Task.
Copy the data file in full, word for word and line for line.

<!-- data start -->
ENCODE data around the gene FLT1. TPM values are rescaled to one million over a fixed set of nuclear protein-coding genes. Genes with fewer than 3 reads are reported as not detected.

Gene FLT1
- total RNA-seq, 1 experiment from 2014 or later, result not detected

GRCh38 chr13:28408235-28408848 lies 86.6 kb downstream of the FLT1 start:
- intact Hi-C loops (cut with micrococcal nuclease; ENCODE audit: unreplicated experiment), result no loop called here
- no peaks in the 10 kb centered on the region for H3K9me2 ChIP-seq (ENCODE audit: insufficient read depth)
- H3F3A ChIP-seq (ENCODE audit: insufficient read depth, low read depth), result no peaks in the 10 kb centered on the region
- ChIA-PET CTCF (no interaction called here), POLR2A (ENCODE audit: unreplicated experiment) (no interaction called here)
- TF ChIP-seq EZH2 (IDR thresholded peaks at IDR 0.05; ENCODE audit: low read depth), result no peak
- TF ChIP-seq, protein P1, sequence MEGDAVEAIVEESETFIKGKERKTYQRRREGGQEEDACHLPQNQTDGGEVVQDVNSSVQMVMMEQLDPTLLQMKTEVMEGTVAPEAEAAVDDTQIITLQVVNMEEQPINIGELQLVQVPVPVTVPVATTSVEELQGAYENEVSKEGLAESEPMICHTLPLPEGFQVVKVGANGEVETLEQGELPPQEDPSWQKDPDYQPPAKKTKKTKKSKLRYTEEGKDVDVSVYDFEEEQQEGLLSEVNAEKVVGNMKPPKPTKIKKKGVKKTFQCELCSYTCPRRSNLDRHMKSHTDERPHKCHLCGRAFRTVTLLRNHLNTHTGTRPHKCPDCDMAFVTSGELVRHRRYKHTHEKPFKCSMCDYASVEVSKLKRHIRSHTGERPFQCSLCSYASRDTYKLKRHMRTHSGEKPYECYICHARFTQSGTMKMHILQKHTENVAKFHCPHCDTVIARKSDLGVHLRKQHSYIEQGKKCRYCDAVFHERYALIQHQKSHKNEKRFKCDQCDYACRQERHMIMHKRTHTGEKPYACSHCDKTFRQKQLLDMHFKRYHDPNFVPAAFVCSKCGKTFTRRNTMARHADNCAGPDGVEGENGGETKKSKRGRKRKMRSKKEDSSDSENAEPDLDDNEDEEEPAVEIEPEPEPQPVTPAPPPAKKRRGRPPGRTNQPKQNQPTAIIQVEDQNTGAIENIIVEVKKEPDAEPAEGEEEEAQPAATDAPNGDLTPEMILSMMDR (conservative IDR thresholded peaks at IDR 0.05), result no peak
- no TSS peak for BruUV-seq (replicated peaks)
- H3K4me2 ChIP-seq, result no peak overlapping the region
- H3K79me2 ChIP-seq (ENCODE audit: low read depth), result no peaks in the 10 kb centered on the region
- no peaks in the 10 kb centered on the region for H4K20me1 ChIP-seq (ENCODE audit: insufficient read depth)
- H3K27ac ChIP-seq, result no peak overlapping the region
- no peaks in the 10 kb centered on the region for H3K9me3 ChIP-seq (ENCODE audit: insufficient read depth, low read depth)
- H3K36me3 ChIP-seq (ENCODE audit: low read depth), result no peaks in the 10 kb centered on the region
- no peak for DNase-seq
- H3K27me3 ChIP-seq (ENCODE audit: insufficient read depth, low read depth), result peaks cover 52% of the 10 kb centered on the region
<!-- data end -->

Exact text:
ENCODE data around the gene FLT1. TPM values are rescaled to one million over a fixed set of nuclear protein-coding genes. Genes with fewer than 3 reads are reported as not detected.

Gene FLT1
- total RNA-seq, 1 experiment from 2014 or later, result not detected

GRCh38 chr13:28408235-28408848 lies 86.6 kb downstream of the FLT1 start:
- intact Hi-C loops (cut with micrococcal nuclease; ENCODE audit: unreplicated experiment), result no loop called here
- no peaks in the 10 kb centered on the region for H3K9me2 ChIP-seq (ENCODE audit: insufficient read depth)
- H3F3A ChIP-seq (ENCODE audit: insufficient read depth, low read depth), result no peaks in the 10 kb centered on the region
- ChIA-PET CTCF (no interaction called here), POLR2A (ENCODE audit: unreplicated experiment) (no interaction called here)
- TF ChIP-seq EZH2 (IDR thresholded peaks at IDR 0.05; ENCODE audit: low read depth), result no peak
- TF ChIP-seq, protein P1, sequence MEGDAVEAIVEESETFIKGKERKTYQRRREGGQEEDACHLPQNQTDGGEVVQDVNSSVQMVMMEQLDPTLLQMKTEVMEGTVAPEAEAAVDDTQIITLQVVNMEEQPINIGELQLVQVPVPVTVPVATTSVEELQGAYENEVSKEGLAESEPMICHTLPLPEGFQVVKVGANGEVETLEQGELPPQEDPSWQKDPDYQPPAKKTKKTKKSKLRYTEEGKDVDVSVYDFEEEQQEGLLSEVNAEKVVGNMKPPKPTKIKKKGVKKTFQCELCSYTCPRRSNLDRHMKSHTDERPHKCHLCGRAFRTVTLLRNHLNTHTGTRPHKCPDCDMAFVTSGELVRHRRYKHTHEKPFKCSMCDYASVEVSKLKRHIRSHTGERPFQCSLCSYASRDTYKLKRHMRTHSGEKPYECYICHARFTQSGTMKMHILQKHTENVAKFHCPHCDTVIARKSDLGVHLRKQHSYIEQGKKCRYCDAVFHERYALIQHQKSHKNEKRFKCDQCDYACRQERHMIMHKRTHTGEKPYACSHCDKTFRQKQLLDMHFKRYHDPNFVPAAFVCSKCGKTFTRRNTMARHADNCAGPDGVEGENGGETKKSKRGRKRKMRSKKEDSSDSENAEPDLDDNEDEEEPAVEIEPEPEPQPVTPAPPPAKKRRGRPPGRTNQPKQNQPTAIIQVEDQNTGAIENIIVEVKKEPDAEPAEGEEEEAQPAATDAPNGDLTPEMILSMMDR (conservative IDR thresholded peaks at IDR 0.05), result no peak
- no TSS peak for BruUV-seq (replicated peaks)
- H3K4me2 ChIP-seq, result no peak overlapping the region
- H3K79me2 ChIP-seq (ENCODE audit: low read depth), result no peaks in the 10 kb centered on the region
- no peaks in the 10 kb centered on the region for H4K20me1 ChIP-seq (ENCODE audit: insufficient read depth)
- H3K27ac ChIP-seq, result no peak overlapping the region
- no peaks in the 10 kb centered on the region for H3K9me3 ChIP-seq (ENCODE audit: insufficient read depth, low read depth)
- H3K36me3 ChIP-seq (ENCODE audit: low read depth), result no peaks in the 10 kb centered on the region
- no peak for DNase-seq
- H3K27me3 ChIP-seq (ENCODE audit: insufficient read depth, low read depth), result peaks cover 52% of the 10 kb centered on the region